The final day of Knotfest brings some bewildering drama along with another dose of blue skies, California sunshine and a fresh lineup of battle-tested scrappers and up-and-coming metallers.
As with yesterday, a number of agonising clashes plague today’s schedule for the four stages behind the main amphitheater. There’s scant time to sort it out however, as Upon A Burning Body  kick it off at noon with a deafening deathcore onslaught. Their leaden publicity stunt a few months ago might finally be in the rear view mirror if their rousing reception offers any clues.
Twenty-one sets go off in the next five hours, with highlights including a seismic bludgeoning from Whitechapel  and reliably enthralling sets from veterans DevilDriver  and Killswitch Engage . The latter inspire a circle pit of such dizzying momentum that it sends a dark column of dust into the blue desert sky, resembling some sort of primal conjuring ceremony from afar. Texas-based Fire From The Gods  and Exmortus  each turn in horn-throwing performances, but Sweden’s Avatar  deliver the highlight of the smaller stages, marking their California debut with a riveting panoply of melodeath anthems, orchestrated by their maniacal ringmaster, Johannes Eckerström.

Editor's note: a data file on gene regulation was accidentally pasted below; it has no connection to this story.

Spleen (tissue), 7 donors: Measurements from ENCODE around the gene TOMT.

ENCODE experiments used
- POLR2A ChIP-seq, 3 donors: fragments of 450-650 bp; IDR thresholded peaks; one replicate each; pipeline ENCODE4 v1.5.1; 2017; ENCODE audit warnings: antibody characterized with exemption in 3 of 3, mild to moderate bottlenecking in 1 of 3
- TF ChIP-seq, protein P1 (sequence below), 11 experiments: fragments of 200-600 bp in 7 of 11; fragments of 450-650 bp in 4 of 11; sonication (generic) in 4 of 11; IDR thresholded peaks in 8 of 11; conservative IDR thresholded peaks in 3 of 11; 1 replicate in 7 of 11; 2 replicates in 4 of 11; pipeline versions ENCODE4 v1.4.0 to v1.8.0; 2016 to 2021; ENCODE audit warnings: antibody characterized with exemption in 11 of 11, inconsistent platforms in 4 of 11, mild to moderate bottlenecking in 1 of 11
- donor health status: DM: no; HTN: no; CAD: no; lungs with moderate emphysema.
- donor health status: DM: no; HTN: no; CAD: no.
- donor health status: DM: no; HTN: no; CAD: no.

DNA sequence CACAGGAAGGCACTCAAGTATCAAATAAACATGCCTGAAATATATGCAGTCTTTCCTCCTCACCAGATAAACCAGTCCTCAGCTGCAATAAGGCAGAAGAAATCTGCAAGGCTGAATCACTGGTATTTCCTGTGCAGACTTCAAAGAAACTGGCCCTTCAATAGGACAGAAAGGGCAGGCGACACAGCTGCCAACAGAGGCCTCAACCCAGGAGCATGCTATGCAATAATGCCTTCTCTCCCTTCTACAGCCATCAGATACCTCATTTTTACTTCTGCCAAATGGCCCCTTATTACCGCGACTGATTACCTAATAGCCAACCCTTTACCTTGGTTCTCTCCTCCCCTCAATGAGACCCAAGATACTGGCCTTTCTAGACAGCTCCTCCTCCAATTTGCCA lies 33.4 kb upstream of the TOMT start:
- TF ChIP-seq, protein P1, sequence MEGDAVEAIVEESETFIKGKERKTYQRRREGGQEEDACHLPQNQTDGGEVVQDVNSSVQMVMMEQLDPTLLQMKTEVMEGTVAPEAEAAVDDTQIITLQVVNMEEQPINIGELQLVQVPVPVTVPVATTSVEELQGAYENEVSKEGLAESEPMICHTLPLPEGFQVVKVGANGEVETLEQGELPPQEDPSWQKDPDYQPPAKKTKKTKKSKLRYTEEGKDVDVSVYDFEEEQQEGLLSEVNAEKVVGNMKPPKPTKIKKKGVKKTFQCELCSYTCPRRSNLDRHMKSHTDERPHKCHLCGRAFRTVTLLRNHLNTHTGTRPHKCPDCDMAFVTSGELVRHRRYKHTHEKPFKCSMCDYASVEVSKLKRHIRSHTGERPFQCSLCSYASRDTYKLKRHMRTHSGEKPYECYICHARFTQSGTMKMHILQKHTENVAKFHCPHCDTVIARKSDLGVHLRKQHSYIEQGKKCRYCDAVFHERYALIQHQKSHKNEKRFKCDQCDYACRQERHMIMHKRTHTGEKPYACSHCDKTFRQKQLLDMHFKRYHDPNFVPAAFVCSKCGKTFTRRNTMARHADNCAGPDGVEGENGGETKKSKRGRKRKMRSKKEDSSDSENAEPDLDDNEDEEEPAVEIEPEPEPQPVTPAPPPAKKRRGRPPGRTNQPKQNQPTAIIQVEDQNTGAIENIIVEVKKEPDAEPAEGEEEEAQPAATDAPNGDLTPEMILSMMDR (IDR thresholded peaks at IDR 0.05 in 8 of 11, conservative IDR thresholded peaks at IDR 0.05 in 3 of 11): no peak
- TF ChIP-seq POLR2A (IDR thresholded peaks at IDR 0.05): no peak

HellYeah  open the main stage with a bouncy clutch of elasticky grooves and shout-out choruses, followed by Atreyu , whose popularity in the US is hitting an all-time high due in large part to an incendiary live set that tonight includes their irony-free Bon Jovi cover (You Give Love A Bad Name). Next, hip hop collective Tech N9ne  start strong but ultimately their sluggish pacing and a plodding dearth of variation inspire a mini-exodus to the beer stands and merch tents. Volbeat  restore the venue to proper levels of hysteria with an hour of marauding rockabilly-metal, followed by a loose and swaggering Five Finger Death Punch , who storm through a barrage of new and old material that includes fan faves Lift Me Up and The Bleeding.
As the Big 4 continue their inexorable devolution into genteel elder statesmen status, Slipknot  remain as mercurial and unpredictable as they were fifteen years ago, and tonight they administer a bare-knuckled beatdown of uncurbed ferocity, amid all the smoke, shooting flames and fiendish histrionics that one would expect from the hosts. Premiering provocative new tracks like Sarcastrophe and The Devil In I, the band also showcase live rarities like My Plague and Opium Of The People, along with classics like The Heretic Anthem, (sic) and closer Surfacing. We leave exhausted, sore and caked with dust and we’re already counting the days until next year.
XIX Sarcastrophe The Heretic Anthem My Plague The Devil in I Psychosocial Liberate Opium of the People Left Behind Vermilion Custer The Blister Exists Before I Forget Duality (sic) Surfacing ‘Til We Die